The proposed Republican tax reform bill will include repeal of Obamacare's individual mandate requiring most Americans to have some form of health insurance or pay a tax penalty, GOP leaders said Tuesday.
The decision means that Republicans, yet again in 2017, will attempt to gut a key element of the Affordable Care Act.
So far, such efforts have failed because not enough Republican senators have backed the idea of repealing the mandate, which would lead to an estimated 13 million more people lacking health insurance.
"We're optimistic that inserting individual mandate repeal would be helpful," said Senate Majority Leader Mitch McConnell, R-Ky. on Tuesday afternoon after a lunch meeting with the Republican conference.
Sen. Tom Cotton, R-Ark., said, "I'm pleased the Senate Finance Committee has accepted my proposal to repeal the Obamacare individual mandate in the tax legislation."
"Repealing the mandate pays for more tax cuts for working families and protects them from being fined by the IRS for not being able to afford insurance that Obamacare made unaffordable in the first place," Cotton said. "I urge the House to include the mandate repeal in their tax legislation."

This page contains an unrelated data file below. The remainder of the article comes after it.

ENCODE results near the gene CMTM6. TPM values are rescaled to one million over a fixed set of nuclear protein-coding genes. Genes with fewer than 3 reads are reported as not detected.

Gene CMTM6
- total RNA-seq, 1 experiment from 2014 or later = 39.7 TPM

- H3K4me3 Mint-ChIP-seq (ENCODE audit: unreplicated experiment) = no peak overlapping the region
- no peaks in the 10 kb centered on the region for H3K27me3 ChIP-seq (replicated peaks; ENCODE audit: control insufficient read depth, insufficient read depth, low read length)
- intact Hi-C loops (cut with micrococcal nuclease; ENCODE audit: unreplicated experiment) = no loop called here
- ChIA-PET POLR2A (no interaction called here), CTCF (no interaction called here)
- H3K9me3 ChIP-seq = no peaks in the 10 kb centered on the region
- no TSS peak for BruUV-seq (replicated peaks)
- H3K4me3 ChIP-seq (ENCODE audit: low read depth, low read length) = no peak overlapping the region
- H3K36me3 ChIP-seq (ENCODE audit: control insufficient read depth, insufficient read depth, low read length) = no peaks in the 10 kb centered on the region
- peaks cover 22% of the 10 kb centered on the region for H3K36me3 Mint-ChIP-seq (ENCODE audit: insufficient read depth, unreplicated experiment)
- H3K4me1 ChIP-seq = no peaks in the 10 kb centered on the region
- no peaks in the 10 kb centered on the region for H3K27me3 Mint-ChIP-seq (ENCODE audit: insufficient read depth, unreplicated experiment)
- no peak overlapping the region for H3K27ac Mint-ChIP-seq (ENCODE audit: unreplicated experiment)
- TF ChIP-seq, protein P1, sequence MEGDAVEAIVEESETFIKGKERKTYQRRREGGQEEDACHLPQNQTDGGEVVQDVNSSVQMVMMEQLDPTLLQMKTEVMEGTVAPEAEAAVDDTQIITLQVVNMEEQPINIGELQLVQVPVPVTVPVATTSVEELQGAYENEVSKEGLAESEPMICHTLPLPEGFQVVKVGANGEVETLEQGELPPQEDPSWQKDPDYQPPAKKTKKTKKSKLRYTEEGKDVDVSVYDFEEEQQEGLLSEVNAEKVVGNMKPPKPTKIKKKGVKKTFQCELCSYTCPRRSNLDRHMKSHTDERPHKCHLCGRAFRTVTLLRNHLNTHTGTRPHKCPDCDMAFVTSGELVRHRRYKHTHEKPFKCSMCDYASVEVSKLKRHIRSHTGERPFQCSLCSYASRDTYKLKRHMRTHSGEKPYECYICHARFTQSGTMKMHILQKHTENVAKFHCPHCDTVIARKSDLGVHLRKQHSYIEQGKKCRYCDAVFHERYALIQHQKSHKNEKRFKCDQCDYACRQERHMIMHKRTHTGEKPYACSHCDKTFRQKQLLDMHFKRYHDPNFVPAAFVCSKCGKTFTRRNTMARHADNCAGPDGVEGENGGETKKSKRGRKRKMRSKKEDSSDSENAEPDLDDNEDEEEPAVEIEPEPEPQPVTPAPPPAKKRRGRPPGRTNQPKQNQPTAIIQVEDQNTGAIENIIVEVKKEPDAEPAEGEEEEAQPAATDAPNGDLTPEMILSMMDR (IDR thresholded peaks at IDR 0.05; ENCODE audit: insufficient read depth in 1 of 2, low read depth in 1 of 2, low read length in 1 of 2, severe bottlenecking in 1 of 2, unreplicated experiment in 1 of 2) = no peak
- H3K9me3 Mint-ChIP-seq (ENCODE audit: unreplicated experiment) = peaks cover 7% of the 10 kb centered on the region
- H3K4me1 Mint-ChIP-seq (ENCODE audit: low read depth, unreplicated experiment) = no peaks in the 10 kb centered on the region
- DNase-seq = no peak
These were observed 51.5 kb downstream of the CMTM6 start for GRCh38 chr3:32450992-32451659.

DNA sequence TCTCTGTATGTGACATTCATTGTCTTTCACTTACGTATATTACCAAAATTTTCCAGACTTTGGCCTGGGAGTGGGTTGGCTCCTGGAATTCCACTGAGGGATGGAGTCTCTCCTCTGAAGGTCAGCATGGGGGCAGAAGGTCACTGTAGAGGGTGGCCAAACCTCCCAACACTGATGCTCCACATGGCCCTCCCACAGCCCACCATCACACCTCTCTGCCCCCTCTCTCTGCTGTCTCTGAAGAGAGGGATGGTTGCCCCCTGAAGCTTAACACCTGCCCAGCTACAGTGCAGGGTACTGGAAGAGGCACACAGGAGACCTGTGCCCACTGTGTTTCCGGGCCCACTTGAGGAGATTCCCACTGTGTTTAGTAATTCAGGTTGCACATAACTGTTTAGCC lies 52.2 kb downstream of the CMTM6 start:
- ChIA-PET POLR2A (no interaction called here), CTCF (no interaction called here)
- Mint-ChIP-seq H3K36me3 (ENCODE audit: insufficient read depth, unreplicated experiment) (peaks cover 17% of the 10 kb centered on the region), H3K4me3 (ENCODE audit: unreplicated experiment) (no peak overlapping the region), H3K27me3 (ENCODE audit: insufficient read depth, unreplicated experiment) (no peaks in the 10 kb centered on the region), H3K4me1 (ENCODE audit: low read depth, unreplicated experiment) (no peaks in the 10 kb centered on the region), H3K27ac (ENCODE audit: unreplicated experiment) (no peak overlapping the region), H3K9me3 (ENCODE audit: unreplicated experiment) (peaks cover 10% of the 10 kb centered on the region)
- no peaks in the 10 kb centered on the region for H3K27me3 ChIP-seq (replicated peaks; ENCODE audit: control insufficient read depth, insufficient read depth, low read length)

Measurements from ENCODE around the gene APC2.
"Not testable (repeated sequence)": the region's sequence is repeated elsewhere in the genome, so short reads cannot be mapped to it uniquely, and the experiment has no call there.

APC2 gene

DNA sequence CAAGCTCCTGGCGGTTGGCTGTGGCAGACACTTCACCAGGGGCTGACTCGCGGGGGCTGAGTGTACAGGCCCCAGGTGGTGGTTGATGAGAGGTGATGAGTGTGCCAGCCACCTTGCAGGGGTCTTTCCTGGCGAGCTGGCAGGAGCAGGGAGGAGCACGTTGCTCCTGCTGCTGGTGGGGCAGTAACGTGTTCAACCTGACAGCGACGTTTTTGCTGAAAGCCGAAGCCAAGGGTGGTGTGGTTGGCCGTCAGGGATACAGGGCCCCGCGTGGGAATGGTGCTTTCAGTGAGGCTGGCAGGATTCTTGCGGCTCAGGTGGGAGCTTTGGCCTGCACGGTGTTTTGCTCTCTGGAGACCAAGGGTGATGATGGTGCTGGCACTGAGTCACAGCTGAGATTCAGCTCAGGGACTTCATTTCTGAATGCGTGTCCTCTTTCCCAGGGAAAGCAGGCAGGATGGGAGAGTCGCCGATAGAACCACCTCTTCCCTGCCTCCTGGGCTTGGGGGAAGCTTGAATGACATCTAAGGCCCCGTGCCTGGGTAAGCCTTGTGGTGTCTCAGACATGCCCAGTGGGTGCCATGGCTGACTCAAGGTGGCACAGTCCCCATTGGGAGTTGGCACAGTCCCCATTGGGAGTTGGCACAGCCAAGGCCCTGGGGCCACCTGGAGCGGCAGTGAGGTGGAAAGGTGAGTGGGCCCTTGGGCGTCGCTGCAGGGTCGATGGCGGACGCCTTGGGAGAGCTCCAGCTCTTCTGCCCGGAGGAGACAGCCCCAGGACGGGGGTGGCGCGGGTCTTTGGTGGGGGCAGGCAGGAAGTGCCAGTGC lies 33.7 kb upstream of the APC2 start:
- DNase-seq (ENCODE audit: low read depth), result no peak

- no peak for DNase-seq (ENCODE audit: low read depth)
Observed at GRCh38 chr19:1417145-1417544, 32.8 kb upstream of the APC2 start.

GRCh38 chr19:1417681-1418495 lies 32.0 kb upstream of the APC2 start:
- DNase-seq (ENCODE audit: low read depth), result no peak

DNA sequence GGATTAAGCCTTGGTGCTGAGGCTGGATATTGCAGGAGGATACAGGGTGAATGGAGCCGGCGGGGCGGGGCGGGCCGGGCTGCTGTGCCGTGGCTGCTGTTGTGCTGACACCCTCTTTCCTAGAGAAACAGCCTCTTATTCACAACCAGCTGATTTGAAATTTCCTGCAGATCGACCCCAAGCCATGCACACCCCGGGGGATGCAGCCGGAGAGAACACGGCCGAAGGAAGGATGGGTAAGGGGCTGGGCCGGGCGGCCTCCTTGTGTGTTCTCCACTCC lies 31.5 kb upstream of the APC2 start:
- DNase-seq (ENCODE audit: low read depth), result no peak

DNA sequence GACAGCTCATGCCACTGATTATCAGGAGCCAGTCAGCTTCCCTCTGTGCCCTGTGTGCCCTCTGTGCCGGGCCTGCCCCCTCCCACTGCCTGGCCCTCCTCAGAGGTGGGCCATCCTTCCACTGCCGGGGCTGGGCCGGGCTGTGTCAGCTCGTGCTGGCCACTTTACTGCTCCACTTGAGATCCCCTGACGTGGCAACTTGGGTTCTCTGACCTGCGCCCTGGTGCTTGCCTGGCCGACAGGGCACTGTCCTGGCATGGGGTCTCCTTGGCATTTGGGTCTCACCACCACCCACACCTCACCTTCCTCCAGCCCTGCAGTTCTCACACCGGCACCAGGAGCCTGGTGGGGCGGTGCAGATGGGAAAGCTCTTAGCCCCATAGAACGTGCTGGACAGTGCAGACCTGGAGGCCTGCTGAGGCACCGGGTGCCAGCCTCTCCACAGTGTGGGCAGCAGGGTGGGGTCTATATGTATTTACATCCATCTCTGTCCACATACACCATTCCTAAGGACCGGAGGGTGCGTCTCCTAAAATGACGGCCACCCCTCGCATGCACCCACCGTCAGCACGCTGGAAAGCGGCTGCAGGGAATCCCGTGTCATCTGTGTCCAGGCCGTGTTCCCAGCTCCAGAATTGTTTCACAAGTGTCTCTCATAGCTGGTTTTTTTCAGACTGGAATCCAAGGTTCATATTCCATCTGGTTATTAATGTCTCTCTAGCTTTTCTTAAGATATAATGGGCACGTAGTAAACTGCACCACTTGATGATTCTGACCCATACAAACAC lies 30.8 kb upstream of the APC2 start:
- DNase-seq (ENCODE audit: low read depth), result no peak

Senate Majority Whip John Cornyn, R-Tex., said, "We're going to repeal the tax on poor Americans."
Cornyn said the majority of people who pay the individual mandate tax penalty for not having insurance have lower incomes.
Sen. John Thune, R-SD, told the Washington Post that there are 50 Republican senators willing to support the mandate-repealing tax reform bill. That would be enough to pass it, with a tie-breaking vote from Vice President Mike Pence.
Thune also said the deal agreed upon is to pass that bill alongside another bill, known as Alexander-Murray, which would restore key federal subsidy reimbursements to Obamacare insurers cut off last month by President Donald Trump.